Aerobic capacity measures how much physical exertion a person can withstand. Astronauts must be extremely fit to do spacewalks and respond successfully to situations in space.
Researchers found that aerobic capacity in space is related to the intensity of exercise. NASA found that those exercising at normal intensity saw an initial decrease followed by a gradual increase over time.
This research, NASA said, is especially important for physically demanding space-walk activities outside the space station. A spacewalk is said to be the most physically demanding thing astronauts do because of the pressurized resistance of the spacesuit they have to wear.
However, maximum intensity exercise appears better at improving aerobic capacity. Aerobic capacity returned to preflight levels one month after landing, indicating no long-lasting effects on lungs and muscles. Testing both intensities provides a more comprehensive picture, and better documentation of intensity and specific regimens is needed.
The study on Tuesday focused on exercise and the central nervous system, providing insights into a crew member’s aerobic capability while living and working in weightlessness.
Dr. Kjell Lindgren, Bob Hines, and Dr. Jessica Watkins took turns pedaling on an exercise cycle in the U.S. Destiny laboratory module throughout the day and spent almost an hour each working out while attached to sensors.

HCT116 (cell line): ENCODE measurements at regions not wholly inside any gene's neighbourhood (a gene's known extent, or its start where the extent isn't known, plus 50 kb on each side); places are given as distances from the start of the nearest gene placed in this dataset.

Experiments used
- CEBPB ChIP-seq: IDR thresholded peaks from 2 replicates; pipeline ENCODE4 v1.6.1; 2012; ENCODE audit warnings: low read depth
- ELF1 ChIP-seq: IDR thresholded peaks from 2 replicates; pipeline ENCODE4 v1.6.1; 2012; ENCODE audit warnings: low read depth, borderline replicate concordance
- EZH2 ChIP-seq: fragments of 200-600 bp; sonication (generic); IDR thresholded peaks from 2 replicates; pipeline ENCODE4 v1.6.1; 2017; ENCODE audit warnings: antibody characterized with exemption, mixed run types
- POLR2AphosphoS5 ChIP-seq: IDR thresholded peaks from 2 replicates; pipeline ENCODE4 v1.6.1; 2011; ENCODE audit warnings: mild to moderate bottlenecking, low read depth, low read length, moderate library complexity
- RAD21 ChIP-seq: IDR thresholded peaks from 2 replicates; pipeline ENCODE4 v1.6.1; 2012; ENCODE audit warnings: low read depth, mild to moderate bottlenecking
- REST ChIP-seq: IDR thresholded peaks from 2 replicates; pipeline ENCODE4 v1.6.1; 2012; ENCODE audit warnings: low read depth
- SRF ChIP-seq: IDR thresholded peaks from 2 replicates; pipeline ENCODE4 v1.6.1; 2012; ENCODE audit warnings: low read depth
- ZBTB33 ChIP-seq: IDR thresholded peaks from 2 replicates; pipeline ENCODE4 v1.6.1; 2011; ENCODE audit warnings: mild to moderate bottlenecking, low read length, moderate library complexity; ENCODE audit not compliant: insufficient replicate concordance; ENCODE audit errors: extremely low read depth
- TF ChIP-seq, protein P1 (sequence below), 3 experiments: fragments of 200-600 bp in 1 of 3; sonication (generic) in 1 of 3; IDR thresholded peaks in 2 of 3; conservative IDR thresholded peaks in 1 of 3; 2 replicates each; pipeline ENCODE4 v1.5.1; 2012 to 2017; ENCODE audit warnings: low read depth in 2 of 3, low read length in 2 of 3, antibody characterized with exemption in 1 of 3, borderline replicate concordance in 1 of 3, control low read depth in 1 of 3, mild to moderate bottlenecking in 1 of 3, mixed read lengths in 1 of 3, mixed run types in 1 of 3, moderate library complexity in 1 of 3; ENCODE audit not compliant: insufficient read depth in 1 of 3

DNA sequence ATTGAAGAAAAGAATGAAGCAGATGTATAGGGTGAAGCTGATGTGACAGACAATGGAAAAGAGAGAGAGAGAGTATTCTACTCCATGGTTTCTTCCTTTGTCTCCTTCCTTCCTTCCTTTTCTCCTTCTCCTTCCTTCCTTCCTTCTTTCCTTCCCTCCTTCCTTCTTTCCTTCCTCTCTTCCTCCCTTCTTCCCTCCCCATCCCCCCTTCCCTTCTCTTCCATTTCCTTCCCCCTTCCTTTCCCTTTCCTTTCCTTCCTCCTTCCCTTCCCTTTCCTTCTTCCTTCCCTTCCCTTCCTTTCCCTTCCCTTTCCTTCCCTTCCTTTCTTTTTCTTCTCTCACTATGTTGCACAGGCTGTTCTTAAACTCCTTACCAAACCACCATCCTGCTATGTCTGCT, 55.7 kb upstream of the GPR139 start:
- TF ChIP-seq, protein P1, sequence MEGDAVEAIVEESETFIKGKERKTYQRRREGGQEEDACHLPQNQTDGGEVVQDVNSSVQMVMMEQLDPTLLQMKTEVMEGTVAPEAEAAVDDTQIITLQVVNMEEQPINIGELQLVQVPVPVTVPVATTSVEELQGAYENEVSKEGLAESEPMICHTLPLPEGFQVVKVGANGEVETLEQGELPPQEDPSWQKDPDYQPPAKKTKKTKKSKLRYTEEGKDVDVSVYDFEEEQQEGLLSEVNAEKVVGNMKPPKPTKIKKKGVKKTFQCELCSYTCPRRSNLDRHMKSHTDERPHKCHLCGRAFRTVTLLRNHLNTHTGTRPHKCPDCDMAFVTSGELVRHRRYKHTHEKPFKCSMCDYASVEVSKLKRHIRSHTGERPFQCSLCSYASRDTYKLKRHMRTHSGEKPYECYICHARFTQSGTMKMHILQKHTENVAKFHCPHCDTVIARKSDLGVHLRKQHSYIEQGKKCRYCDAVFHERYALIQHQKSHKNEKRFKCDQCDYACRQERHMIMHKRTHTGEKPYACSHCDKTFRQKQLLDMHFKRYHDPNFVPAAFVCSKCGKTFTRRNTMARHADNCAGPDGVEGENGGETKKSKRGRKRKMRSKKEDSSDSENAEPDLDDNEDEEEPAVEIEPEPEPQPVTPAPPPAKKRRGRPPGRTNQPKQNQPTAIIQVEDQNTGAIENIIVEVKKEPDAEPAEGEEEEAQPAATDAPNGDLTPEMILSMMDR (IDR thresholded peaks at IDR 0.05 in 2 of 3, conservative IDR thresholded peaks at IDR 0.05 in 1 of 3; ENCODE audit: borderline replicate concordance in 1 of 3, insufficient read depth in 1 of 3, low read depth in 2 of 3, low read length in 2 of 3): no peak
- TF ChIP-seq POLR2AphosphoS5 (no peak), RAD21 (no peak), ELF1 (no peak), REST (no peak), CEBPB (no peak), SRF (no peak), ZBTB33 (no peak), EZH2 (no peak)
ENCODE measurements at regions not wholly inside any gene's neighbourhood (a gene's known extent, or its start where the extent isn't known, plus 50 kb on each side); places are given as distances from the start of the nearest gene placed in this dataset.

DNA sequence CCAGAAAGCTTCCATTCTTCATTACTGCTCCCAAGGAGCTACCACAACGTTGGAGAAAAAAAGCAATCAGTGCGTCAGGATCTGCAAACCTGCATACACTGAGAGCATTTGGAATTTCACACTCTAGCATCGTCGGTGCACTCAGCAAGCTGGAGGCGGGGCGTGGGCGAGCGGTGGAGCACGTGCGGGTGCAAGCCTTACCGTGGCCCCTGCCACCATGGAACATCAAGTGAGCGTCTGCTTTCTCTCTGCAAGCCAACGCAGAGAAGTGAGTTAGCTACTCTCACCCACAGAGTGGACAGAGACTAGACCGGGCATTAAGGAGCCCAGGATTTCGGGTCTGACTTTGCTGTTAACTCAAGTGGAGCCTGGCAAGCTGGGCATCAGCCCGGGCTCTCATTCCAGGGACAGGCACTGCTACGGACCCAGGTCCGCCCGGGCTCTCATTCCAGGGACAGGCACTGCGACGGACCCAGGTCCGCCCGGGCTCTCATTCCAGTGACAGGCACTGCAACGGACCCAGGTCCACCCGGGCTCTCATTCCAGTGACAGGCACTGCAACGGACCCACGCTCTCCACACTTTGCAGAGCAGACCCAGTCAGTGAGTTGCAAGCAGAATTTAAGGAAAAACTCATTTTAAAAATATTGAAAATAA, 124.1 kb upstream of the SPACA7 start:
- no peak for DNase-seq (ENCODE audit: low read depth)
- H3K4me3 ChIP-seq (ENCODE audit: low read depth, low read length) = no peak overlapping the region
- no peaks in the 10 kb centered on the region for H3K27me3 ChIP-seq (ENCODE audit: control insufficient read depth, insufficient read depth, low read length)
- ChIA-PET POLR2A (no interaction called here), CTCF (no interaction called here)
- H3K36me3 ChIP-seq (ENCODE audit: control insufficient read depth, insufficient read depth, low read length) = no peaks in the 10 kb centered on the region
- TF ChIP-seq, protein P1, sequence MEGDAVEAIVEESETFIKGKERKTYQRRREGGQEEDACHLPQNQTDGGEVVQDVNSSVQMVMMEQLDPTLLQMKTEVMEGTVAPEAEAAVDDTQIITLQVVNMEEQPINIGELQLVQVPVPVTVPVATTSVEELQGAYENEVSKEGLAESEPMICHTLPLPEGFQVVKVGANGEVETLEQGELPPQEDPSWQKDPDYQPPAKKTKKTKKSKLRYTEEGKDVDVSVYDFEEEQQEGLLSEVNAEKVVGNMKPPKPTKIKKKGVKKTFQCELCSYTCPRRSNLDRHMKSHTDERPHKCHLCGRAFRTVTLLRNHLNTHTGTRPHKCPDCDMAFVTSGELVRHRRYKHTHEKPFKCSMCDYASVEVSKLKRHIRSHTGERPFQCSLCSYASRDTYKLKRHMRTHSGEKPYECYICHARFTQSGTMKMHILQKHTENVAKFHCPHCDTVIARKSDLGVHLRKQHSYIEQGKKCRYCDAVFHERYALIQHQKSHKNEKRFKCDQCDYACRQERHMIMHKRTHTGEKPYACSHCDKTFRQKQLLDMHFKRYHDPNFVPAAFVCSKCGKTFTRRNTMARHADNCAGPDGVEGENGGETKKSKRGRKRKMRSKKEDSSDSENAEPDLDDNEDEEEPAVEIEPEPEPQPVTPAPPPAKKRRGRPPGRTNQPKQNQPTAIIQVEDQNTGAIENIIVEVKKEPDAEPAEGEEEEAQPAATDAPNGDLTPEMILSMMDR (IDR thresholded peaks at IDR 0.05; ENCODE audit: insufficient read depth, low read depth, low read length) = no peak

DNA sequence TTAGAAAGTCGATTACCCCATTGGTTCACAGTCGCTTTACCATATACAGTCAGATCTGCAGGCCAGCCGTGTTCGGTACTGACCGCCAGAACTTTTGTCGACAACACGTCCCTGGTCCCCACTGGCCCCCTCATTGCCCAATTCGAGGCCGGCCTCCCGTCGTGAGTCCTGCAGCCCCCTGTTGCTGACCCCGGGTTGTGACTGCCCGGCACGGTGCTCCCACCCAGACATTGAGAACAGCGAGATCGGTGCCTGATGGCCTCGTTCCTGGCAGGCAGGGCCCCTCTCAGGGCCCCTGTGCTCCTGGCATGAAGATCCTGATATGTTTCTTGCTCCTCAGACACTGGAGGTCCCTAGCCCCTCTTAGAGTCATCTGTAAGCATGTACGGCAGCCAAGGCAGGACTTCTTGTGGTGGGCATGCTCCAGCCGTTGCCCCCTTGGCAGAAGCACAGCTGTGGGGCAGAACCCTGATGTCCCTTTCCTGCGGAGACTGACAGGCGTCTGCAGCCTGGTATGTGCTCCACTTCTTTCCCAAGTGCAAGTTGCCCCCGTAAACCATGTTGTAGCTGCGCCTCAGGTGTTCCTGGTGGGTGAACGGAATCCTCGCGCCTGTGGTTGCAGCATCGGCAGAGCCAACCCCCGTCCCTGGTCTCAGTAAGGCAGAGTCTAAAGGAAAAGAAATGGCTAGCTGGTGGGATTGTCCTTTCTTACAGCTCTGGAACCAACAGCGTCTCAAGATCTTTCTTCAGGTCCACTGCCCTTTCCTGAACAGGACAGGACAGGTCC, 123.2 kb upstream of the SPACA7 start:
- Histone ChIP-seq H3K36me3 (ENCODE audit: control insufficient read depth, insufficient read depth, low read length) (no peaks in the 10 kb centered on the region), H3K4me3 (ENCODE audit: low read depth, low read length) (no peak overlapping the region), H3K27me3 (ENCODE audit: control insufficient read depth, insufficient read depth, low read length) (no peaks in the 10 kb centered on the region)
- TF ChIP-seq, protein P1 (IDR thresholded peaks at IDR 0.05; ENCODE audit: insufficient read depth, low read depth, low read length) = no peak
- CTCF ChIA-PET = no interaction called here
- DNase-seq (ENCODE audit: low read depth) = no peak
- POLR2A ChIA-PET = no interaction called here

Future plans call for up to 24 hours per week of extravehicular activity (working outside of a spacecraft) during lunar and Martian missions, however, early evidence suggests this long stretch of activity may be too strenuous.
According to the Cycle Ergometer with Vibration Isolation and Stabilization System (CEVIS) investigation, cycling in space could help improve physical stamina for extended extravehicular activity. The study found that exercise heart rate initially goes up during onboard exercise but approaches preflight levels later on in missions, owing perhaps to the rigorous exercise regimens, including pedaling.
All three astronauts are currently serving as mission specialists on NASA’s SpaceX Crew-4 mission to the International Space Station, which launched on April 27. Lindgren serves as the commander, Hines serves as the pilot and Watkins serves as the mission specialist. As the Expedition 67 crew was busy with human research, the Boeing Company continued to ready its unpiloted Starliner crew ship spacecraft for launch to the International Space Station on May 19.